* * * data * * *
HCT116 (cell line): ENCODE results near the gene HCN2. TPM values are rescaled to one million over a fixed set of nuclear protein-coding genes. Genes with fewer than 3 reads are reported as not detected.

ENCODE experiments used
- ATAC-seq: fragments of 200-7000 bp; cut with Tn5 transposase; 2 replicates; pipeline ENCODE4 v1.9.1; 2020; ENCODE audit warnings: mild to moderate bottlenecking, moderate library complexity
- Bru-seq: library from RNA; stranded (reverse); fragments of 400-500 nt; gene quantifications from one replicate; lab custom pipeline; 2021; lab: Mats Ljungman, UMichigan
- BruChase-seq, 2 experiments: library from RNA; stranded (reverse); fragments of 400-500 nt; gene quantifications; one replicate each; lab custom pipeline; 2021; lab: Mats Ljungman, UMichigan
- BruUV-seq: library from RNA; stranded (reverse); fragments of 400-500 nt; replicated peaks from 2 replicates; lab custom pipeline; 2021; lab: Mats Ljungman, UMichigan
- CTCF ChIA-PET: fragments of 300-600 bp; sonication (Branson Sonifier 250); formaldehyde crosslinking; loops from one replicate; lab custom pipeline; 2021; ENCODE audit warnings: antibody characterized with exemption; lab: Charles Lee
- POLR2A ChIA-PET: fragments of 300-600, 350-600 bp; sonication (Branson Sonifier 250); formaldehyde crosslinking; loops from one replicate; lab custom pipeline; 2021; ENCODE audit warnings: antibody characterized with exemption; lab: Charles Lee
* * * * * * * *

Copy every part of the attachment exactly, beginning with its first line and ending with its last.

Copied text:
HCT116 (cell line): ENCODE results near the gene HCN2. TPM values are rescaled to one million over a fixed set of nuclear protein-coding genes. Genes with fewer than 3 reads are reported as not detected.

ENCODE experiments used
- ATAC-seq: fragments of 200-7000 bp; cut with Tn5 transposase; 2 replicates; pipeline ENCODE4 v1.9.1; 2020; ENCODE audit warnings: mild to moderate bottlenecking, moderate library complexity
- Bru-seq: library from RNA; stranded (reverse); fragments of 400-500 nt; gene quantifications from one replicate; lab custom pipeline; 2021; lab: Mats Ljungman, UMichigan
- BruChase-seq, 2 experiments: library from RNA; stranded (reverse); fragments of 400-500 nt; gene quantifications; one replicate each; lab custom pipeline; 2021; lab: Mats Ljungman, UMichigan
- BruUV-seq: library from RNA; stranded (reverse); fragments of 400-500 nt; replicated peaks from 2 replicates; lab custom pipeline; 2021; lab: Mats Ljungman, UMichigan
- CTCF ChIA-PET: fragments of 300-600 bp; sonication (Branson Sonifier 250); formaldehyde crosslinking; loops from one replicate; lab custom pipeline; 2021; ENCODE audit warnings: antibody characterized with exemption; lab: Charles Lee
- POLR2A ChIA-PET: fragments of 300-600, 350-600 bp; sonication (Branson Sonifier 250); formaldehyde crosslinking; loops from one replicate; lab custom pipeline; 2021; ENCODE audit warnings: antibody characterized with exemption; lab: Charles Lee